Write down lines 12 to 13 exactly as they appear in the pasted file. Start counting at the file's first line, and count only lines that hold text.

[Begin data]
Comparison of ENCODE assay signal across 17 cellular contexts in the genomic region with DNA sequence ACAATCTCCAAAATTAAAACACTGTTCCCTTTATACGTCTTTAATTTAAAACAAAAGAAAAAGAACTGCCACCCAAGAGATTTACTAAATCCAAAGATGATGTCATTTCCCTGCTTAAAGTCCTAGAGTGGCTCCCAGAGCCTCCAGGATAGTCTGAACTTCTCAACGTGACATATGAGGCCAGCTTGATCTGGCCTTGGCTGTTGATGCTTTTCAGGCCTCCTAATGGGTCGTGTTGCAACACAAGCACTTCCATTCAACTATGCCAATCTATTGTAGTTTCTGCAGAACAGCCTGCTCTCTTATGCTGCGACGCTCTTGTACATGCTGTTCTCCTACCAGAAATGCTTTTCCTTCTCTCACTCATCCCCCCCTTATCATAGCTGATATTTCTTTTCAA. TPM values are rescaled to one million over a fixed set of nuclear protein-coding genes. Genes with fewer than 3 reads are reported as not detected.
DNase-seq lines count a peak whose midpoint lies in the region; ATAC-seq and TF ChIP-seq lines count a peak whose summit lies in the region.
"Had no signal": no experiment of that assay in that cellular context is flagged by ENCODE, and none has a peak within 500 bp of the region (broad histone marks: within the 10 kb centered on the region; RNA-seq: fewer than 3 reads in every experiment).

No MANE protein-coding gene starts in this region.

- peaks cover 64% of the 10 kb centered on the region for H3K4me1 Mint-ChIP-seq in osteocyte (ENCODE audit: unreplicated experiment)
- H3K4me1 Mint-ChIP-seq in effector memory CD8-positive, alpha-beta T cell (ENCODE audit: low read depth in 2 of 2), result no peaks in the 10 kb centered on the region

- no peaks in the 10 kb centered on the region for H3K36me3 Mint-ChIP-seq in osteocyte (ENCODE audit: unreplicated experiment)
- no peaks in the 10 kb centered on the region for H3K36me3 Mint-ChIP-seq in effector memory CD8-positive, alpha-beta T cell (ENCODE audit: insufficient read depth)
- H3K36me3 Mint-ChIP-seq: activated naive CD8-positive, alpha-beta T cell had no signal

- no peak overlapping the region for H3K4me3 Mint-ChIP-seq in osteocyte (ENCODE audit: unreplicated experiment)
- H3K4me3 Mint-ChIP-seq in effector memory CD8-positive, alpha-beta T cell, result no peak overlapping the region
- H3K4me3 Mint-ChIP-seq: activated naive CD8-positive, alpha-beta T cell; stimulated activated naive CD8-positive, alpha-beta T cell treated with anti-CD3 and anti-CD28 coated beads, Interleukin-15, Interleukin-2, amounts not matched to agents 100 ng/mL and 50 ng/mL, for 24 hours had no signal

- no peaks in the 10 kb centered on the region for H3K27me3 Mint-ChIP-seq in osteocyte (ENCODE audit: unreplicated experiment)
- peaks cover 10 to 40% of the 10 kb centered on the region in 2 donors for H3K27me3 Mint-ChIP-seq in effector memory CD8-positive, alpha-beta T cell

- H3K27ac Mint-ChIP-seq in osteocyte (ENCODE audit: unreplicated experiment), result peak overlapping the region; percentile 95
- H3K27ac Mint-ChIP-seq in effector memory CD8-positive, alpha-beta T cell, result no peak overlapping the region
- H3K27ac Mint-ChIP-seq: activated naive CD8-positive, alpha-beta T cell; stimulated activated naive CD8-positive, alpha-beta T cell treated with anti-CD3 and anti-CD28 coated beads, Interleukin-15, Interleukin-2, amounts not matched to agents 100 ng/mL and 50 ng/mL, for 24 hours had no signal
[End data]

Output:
- H3K4me3 Mint-ChIP-seq: activated naive CD8-positive, alpha-beta T cell; stimulated activated naive CD8-positive, alpha-beta T cell treated with anti-CD3 and anti-CD28 coated beads, Interleukin-15, Interleukin-2, amounts not matched to agents 100 ng/mL and 50 ng/mL, for 24 hours had no signal

- no peaks in the 10 kb centered on the region for H3K27me3 Mint-ChIP-seq in osteocyte (ENCODE audit: unreplicated experiment)